There are lots of reasons to distrust large-scale readings of literature. For one, they tend to replicate existing structures of power, privileging white male voices at the expense of others. For another, they tend to reiterate themselves, sticking on particular writers out of habitual agreement, canon-building, directing our collective reading habits in ways that end up not being fruitful.
But the one I’m most concerned with here is the way macro readings of “the novel” reduce the complexity of literature to a kind of short-hand, a making of meaning and understanding. In my experience, novels resist understanding and reduction. They aren’t consumed into discourse or broken down into their constituent parts. They’re lived with.
I was part of a panel discussion about writing at Arcadia University’s MFA program a while back, when a student asked the question: “what keeps you writing?”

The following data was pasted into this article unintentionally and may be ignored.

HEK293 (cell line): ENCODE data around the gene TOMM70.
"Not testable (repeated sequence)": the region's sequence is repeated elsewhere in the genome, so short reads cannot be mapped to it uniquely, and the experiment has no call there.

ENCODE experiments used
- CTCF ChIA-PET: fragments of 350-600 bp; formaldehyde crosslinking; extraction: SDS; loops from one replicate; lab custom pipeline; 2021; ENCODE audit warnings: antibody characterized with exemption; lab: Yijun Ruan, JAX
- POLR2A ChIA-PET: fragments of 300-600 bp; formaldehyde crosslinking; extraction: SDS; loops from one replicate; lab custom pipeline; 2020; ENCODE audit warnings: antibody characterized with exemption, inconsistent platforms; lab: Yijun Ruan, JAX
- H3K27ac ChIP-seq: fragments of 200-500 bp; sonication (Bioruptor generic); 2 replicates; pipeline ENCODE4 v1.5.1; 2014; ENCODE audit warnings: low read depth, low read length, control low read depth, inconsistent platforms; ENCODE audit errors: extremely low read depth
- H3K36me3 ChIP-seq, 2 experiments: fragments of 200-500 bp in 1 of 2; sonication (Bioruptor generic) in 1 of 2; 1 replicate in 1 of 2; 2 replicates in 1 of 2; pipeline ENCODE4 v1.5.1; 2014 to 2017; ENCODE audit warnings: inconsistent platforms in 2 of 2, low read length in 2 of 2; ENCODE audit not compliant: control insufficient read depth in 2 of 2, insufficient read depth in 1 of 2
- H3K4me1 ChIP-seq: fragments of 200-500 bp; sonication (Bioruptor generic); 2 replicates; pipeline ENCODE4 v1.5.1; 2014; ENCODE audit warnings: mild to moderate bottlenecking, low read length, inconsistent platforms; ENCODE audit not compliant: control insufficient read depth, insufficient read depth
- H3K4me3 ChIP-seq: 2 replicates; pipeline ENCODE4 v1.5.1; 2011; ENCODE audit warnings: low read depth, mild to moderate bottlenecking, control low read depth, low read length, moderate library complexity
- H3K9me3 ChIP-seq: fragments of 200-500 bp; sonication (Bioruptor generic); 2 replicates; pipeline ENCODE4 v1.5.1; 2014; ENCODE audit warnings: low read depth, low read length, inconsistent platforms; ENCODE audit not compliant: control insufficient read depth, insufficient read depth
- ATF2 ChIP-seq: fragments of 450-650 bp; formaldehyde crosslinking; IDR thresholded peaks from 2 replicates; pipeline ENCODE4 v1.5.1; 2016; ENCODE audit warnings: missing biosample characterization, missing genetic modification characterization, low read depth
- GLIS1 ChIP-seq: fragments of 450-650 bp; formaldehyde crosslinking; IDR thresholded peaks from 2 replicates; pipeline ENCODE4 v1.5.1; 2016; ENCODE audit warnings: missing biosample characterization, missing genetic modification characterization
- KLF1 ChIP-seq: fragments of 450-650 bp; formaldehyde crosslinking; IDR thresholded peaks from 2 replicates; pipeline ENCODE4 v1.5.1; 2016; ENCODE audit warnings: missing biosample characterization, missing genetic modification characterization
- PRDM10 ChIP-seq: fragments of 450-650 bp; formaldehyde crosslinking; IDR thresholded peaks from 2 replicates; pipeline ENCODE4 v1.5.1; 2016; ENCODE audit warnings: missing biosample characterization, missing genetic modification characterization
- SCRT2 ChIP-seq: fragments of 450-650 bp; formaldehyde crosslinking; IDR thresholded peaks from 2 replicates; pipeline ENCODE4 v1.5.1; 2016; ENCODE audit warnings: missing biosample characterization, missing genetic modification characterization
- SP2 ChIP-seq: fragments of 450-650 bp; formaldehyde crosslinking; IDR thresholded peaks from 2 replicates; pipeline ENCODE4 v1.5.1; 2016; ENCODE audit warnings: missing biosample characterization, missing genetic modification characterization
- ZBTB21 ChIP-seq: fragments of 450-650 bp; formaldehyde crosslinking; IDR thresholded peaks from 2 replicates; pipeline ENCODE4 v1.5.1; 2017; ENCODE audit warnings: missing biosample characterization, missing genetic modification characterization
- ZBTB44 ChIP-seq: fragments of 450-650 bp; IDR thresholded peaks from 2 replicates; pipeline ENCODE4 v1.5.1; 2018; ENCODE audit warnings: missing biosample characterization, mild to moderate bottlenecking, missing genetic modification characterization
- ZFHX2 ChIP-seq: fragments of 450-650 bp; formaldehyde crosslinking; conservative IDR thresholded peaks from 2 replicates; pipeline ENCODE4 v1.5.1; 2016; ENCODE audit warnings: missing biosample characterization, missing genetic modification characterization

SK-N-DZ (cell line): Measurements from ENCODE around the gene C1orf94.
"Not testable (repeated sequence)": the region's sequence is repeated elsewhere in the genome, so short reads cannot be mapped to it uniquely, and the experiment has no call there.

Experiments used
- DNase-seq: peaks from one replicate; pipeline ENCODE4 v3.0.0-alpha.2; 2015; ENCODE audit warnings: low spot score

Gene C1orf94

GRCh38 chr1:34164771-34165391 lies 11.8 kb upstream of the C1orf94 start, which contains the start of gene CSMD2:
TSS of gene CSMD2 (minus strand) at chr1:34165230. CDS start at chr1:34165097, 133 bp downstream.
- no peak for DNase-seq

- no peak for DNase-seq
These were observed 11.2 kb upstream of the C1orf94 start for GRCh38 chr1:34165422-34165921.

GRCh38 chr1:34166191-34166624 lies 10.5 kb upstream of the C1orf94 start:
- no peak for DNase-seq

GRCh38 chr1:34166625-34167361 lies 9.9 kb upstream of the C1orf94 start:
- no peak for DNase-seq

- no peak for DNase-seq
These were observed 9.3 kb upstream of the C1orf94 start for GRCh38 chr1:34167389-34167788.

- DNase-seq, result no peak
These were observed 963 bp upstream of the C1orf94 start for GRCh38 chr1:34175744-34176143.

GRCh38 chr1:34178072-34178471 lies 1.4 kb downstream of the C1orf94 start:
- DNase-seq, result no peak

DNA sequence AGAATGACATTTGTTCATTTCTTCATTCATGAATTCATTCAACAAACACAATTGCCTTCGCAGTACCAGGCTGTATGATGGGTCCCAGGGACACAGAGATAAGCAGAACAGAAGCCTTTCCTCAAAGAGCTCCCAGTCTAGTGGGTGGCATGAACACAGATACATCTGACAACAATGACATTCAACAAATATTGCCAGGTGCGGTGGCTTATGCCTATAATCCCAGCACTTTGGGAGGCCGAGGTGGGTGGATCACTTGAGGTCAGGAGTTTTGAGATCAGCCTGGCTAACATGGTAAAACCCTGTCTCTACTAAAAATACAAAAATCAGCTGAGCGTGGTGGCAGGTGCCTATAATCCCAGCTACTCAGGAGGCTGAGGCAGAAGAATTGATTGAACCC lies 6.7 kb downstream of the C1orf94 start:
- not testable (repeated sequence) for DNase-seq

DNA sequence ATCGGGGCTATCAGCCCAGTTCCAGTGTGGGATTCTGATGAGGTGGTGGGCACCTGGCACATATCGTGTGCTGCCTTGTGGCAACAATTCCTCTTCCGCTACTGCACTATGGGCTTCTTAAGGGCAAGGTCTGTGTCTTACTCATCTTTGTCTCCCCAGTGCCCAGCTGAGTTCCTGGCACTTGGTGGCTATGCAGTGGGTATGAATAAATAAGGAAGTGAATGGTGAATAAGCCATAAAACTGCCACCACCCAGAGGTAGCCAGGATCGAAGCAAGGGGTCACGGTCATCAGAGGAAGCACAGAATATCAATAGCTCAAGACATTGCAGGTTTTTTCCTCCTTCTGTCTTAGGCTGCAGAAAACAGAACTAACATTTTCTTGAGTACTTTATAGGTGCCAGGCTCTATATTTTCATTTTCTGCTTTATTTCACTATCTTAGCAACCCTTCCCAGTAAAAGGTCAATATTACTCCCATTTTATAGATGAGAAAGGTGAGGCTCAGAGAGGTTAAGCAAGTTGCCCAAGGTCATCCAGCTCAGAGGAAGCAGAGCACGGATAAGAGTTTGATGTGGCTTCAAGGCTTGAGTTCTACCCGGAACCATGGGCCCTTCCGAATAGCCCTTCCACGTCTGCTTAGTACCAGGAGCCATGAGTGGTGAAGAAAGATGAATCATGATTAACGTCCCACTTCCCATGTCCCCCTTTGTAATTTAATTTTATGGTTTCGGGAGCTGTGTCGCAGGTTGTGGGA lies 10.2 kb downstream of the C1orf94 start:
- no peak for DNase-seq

The other two panelists gave thoughtful answers, and by the time it got to me most of the obvious and helpful responses had been exhausted.
I shrugged. I said that with the possible exception of music I thought that literature was the best thing humans were capable of producing, and I said that every time I walked into a used bookstore I felt as if I were part of an extremely long conversation which had been going on since the advent of narrative, and that I was very humbled and also very excited to be a part of it.
I think I stand by that answer, although I wouldn’t characterize it as a conversation. Conversation implies clear exchange, comprehension, a traffic of ideas. Criticism is a conversation, and sometimes a very fruitful one – but literature is something much more interesting. The expansion and fragmentation of consciousness through language is a powerful process that I do not fully understand, and do not expect to. I consider it a good thing that I do not understand novels, as is so often the case with the things we love.